That THC level is strict, ensuring that industrial hemp doesn’t exceed federal drug levels. Growers should plan their time to take samples, or be prepared to welcome “authorities” onto their farms to do sampling — this approval is built into the application for license (which this article covers below). They have leave to come into your field, greenhouse, or anywhere you are growing industrial hemp. Growers are responsible for costs related to laboratory testing; include that in the budget.

After the lab testing, crops with THC levels at allowable levels may be harvested, sold, and processed. If the THC level is higher than that 0.3%, a re-test is optional; the rules for how the crop may be used can change — possibly restricting food-use or allowing use as fiber. Destruction of higher THC crops, and other area’s harvests mixed with them, may be required.

First things first, though. Submitting an application to receive a license happens first; the next part of the Rules covers licensing. Before seed sourcing or crop testing comes applying for a license to grow industrial hemp in NC. An application is available from this Commission webpage. The application is a four-page PDF each potential grower must submit. Applying for a license is free; however, if you are approved then expect to pay an initial $250 fee, an annual fee of $250-$500 (depending on acreage), plus a fee-per-acre for fields or fee-per-foot for greenhouses.

Two types of licenses are outlined in the state’s Rules.

  • The first license type is for a university or government agency to grow for Research Only. The legislature only specified North Carolina State University and North Carolina A&T State University in the official Article on industrial hemp, though the Commission has been approached regarding other universities.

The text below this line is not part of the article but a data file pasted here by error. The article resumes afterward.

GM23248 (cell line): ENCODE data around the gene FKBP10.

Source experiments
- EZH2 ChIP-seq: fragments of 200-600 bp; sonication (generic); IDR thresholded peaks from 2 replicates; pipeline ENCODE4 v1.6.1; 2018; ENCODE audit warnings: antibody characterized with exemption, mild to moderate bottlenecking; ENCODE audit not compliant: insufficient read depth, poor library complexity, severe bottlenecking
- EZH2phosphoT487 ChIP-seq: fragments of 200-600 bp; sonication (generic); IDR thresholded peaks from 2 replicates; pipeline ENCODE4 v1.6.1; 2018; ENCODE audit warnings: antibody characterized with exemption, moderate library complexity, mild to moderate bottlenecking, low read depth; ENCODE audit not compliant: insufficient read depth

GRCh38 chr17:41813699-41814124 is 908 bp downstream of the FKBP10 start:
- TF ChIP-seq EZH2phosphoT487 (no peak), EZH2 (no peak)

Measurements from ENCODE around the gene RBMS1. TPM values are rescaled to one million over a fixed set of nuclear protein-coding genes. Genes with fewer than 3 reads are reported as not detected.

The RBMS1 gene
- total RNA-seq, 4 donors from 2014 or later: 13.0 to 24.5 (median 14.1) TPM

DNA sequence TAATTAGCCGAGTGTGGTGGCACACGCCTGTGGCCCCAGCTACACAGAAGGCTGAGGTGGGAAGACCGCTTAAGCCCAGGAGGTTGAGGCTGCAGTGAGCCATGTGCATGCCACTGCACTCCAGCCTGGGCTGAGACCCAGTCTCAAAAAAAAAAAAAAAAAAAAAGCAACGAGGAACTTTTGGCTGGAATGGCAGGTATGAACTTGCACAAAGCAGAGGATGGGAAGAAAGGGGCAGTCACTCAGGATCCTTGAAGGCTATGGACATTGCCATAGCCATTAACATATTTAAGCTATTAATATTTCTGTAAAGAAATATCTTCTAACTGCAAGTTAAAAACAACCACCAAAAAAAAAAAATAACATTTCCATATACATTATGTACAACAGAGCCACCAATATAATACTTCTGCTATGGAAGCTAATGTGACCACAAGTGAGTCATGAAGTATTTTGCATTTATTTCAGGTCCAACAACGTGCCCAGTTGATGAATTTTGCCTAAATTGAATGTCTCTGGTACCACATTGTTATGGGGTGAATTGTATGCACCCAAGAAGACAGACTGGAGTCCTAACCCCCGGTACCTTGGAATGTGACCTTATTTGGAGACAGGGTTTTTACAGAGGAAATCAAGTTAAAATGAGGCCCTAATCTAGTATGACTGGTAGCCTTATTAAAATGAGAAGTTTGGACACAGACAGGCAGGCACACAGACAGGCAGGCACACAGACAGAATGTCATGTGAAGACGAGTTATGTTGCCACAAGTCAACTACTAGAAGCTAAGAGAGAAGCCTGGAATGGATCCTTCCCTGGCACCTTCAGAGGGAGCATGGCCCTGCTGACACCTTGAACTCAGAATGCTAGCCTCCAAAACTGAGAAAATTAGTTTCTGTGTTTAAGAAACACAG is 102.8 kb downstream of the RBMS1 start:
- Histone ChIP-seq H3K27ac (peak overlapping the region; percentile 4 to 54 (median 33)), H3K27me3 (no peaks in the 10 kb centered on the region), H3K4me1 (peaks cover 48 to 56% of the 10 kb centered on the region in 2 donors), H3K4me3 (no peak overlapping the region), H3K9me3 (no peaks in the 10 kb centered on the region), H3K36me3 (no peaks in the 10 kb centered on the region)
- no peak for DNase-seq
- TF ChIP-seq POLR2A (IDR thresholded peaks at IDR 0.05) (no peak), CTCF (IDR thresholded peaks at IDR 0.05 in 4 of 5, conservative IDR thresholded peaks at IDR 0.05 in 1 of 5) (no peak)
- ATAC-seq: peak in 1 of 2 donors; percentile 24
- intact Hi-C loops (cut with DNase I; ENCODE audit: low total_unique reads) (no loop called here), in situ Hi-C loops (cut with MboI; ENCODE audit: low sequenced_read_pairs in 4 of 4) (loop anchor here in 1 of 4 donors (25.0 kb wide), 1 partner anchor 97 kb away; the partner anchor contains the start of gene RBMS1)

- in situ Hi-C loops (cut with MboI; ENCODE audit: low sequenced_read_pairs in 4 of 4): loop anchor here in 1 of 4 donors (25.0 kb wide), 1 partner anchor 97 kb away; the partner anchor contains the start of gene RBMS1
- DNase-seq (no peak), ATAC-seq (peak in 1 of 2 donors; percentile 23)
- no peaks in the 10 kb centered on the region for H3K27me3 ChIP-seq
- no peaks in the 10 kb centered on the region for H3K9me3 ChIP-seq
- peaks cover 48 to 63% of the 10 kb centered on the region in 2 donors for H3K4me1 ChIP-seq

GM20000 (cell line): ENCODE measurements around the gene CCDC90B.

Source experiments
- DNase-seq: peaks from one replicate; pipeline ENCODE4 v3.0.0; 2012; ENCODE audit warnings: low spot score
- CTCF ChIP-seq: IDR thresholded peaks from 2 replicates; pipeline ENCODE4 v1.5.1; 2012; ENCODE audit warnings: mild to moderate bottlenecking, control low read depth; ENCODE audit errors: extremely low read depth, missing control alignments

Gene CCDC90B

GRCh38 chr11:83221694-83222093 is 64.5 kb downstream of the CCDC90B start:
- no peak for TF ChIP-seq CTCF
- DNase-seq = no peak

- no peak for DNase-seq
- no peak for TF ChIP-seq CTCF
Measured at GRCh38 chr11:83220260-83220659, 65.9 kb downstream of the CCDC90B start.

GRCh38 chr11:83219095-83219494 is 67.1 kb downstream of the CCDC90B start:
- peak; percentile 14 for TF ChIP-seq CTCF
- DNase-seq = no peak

• The second license type is for a university, government agency or “public entity” — farm, company, or individual — to grow for Research With Intent to Market. Yes, even growing to sell requires a research component.  This does not mean the grower has to be with a university, but it does mean that they have to perform research and allow their data to be compiled by a university. This is part of the application. When applying, be prepared to check-mark boxes for appropriate research plans, and choose you want a one-year or three-year license.

When applying for a license, planting area, GPS coordinates, and seed certification must be specified. Planned use for harvested crop is also on the application with these choices: Seed, Fiber, Hurd, or Cannabinoids (not including THC). Tentative purchasers must be listed, so be sure someone is lined up to potentially purchase the harvest.

Applications also must confirm that they have made [taxable] income from farming in past years — an applicant has to be “a bona fide farmer” (the form uses those words). The application includes tax-filing type, along with details on where a harvest will be stored, sampling access in storage, record keeping confirmation, and grower personal/company details.